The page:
Now an international company, Dax Dasilva explains why Lightspeed is committed to Canada

dax dasilva

In 2005, Dax Dasilva saw an opportunity to develop point-of-sale software that would give small retailers a chance to compete with the big chains. He had been fascinated with programming since his dad gave him his first Mac at the age of twelve, and with the launch of the iTunes playlist, he realized that he could create something with an iTunes interface that would be simple enough for anyone to use.

That was the beginning of Lightspeed, which has grown to become one of Montreal’s biggest startup success stories. Having recently celebrated its 12th birthday, the company now processes 15 billion transactions annually for over 40,000 companies across the globe, and has more than 600 employees in offices in seven countries.

Having only sought outside funding seven years into their lifespan, Lightspeed has defined itself on its own terms, and Dasilva often says that they’ve built their company as much around culture as they have around code.

“We really solidified our identity and our DNA in those seven years,” said Dasilva, a Vancouver native who moved to Montreal after studying art history and religious studies at UBC. “We are a very connected, unified family of 600 people, but at the same time, we have a strong enough culture that multiple cultures exist within Lightspeed.”

“We’re an international company. Montreal and Quebec are the perfect place to blend diversity and creativity in one city.”
– Dax Dasilva, Lightspeed CEO

Dasilva says that from day one, Lightspeed’s mission has been to help to bring city streets to life. With the emergence of massive chain stores in the ‘90s and the disappearance of the independent retailers that “bring so much colour and texture to our streets,” Dasilva started building a product that would give independents an edge on the big guys. Fast forward a decade, and his company is now reaping the benefits of keeping on top of market trends, which he sees as favouring the independents who can be more agile and creative with their business models.

“When you look at some of the really big retail chains and department stores, they are really struggling to adapt to the new omnichannel world where shoppers buy in-store and online in a blended way,” said Dasilva. Lightspeed’s system enables independent retailers to create a blended online/offline experience using one system for sales, inventory, and customers.

“When the larger, more traditional retailers try to attempt that, there’s often 20 different systems that have their data siloed in different places, so it’s really hard to pull off a seamless customer experience.”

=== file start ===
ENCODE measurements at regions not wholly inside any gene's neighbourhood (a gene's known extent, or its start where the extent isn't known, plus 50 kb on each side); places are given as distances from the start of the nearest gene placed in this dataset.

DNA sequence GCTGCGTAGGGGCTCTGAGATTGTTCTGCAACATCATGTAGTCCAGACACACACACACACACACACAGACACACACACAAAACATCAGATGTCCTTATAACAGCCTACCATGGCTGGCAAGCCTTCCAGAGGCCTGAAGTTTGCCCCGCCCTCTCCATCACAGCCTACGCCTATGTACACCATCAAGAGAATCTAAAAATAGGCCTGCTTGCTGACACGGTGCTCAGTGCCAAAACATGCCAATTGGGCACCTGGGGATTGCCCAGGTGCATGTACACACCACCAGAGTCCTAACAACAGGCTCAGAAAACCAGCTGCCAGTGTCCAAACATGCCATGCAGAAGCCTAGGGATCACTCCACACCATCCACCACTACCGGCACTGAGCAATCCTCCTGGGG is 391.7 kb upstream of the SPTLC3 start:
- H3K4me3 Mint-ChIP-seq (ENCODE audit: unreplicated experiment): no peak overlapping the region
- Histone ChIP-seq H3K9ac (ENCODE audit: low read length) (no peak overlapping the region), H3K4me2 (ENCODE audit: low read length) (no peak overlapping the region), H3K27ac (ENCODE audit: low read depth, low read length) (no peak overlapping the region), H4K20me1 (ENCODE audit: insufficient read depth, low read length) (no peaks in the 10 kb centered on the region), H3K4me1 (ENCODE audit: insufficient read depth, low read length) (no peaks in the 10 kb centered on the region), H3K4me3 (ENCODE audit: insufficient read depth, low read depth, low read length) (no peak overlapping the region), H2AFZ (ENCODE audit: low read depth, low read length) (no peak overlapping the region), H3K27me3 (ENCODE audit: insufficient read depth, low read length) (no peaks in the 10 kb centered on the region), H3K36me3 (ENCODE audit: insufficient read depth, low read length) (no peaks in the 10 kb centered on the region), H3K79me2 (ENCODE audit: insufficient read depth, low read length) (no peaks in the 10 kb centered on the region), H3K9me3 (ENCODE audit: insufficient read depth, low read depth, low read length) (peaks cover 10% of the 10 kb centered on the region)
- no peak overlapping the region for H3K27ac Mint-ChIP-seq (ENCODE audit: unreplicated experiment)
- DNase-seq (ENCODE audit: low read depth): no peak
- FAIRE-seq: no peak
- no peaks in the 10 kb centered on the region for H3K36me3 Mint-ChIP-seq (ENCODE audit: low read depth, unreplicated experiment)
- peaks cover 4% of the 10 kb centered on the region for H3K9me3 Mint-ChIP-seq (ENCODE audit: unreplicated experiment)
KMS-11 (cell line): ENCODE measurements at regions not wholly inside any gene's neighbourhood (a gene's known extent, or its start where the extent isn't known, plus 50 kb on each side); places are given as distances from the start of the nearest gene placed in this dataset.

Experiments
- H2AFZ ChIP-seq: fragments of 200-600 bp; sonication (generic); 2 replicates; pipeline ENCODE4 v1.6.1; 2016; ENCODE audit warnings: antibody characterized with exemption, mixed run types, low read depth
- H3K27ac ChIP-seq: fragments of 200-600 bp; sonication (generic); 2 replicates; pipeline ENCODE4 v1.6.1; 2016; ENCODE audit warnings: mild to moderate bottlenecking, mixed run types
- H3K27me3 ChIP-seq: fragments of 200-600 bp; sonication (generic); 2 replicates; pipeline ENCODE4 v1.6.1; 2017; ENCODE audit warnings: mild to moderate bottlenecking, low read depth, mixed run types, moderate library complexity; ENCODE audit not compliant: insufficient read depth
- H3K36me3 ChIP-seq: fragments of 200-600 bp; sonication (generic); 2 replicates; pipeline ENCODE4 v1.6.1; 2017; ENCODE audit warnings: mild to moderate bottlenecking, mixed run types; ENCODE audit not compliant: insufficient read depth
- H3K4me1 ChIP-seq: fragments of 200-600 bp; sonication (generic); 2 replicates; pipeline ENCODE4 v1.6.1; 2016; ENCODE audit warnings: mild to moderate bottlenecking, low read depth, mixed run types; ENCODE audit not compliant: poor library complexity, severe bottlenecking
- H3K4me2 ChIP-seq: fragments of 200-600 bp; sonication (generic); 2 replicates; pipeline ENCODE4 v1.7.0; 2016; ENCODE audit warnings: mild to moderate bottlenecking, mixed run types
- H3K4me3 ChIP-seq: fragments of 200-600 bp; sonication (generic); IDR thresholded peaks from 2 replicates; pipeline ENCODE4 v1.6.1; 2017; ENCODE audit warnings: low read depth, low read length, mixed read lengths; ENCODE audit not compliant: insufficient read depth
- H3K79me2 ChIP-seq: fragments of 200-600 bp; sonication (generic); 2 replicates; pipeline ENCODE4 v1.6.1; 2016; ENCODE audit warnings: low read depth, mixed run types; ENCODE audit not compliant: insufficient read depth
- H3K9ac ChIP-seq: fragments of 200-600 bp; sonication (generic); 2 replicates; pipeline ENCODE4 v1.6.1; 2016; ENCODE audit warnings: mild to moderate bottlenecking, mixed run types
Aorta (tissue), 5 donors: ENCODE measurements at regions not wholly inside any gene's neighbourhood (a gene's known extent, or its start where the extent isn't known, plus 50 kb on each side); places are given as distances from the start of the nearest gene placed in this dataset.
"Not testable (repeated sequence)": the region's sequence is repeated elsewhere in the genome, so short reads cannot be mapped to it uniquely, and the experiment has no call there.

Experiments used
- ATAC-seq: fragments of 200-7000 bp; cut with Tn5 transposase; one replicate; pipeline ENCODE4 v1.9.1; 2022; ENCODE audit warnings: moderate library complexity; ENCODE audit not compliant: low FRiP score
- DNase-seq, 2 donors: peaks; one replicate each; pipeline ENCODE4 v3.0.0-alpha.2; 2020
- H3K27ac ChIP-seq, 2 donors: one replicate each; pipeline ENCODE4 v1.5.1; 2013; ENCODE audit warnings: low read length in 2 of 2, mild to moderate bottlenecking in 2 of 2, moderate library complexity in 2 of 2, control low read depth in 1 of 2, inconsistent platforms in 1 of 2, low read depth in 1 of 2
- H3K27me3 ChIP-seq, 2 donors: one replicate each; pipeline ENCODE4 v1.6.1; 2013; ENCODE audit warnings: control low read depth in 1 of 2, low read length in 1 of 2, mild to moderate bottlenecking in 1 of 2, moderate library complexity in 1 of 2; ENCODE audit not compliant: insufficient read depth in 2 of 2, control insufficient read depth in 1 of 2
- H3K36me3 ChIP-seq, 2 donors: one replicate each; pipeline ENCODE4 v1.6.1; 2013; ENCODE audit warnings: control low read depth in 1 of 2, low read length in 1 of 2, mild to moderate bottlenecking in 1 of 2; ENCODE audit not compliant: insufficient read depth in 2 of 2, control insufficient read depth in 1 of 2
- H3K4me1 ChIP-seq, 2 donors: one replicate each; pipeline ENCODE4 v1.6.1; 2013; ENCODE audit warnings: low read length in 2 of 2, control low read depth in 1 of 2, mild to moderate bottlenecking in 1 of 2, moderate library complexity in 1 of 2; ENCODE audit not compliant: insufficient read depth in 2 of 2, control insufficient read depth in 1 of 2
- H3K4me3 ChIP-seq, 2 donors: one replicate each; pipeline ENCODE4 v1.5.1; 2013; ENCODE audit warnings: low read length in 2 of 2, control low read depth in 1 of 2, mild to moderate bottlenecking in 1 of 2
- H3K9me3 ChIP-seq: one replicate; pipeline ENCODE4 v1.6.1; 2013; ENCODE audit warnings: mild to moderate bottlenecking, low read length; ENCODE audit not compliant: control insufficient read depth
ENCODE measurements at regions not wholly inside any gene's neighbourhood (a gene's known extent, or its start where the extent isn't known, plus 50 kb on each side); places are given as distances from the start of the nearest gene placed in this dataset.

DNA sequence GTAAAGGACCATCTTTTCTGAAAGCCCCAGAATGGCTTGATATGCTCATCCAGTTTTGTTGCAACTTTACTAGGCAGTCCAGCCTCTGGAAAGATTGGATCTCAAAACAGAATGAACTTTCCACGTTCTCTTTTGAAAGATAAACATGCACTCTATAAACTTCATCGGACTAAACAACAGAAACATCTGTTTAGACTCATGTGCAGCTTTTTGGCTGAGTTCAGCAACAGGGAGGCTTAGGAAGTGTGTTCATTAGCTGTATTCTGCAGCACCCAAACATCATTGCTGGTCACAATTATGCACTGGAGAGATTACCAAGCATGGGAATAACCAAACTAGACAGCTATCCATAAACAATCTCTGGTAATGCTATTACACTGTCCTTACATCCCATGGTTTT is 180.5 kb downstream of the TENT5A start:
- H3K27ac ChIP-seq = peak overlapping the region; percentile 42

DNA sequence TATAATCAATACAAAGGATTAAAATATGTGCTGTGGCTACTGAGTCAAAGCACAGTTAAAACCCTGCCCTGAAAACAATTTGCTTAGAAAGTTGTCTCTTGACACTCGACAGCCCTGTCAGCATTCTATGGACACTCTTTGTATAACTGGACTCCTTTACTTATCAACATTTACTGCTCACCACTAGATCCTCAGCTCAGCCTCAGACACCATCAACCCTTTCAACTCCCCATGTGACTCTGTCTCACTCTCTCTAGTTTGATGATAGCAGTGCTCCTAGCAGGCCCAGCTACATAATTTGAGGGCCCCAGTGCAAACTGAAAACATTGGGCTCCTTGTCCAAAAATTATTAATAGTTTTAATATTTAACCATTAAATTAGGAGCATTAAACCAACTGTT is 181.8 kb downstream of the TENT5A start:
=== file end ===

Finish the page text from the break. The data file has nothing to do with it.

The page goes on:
Dasilva attributes much of Lightspeed’s success to listening to customers and paying attention to their challenges as the retail landscape has evolved since Lightspeed’s launch. Having witnessed the struggles of retailers with multiple stores, or those who were trying to blend online and offline retail, the company identified the cloud as the solution.

Lightspeed Restaurant

“We’ve had to adapt to the different challenges retailers have had as the markets change and as shopping has changed,” he said. “If we hadn’t reacted to what we were seeing in the market, we probably would have been left behind.”

Having acquired three companies and $160 million CAD ($126 million USD) in investments since 2012, the company is continuing to expand internationally. They recently opened an office in Australia, and now support businesses in 100 countries. They also branched out from retail to restaurant POS in 2014, as they saw the same need for simple, agile systems in stores, bars, restaurants, and nightclubs. The company recently announced major clients for its restaurant POS platform, including New York City-based La Marina and Santa Monica-based Nobu Ryokan.

When asked if they would consider moving their headquarters to the US, Dasilva gives a decisive no. “We’re such an international company: there are so many languages and so many cultures throughout the company. Montreal and Quebec are really the perfect place to blend so much diversity and creativity in one city.”

Dasilva also believes that it’s a special time for the Canadian tech ecosystem, especially in Montreal.

“We’re at a stage where companies are now starting to reach scale. You’re seeing lots of exciting companies that don’t need to move to the Valley in order to be market leaders. You’re seeing great ecosystems, great investors, great companies, great exits, and great IPOs. It’s a very vibrant place to be.”


Lauren Jane Heller

Lauren Jane Heller is passionate writer and storyteller. With a background in documentary film and journalism, she has now found her niche writing for and about the continually evolving world of technology.

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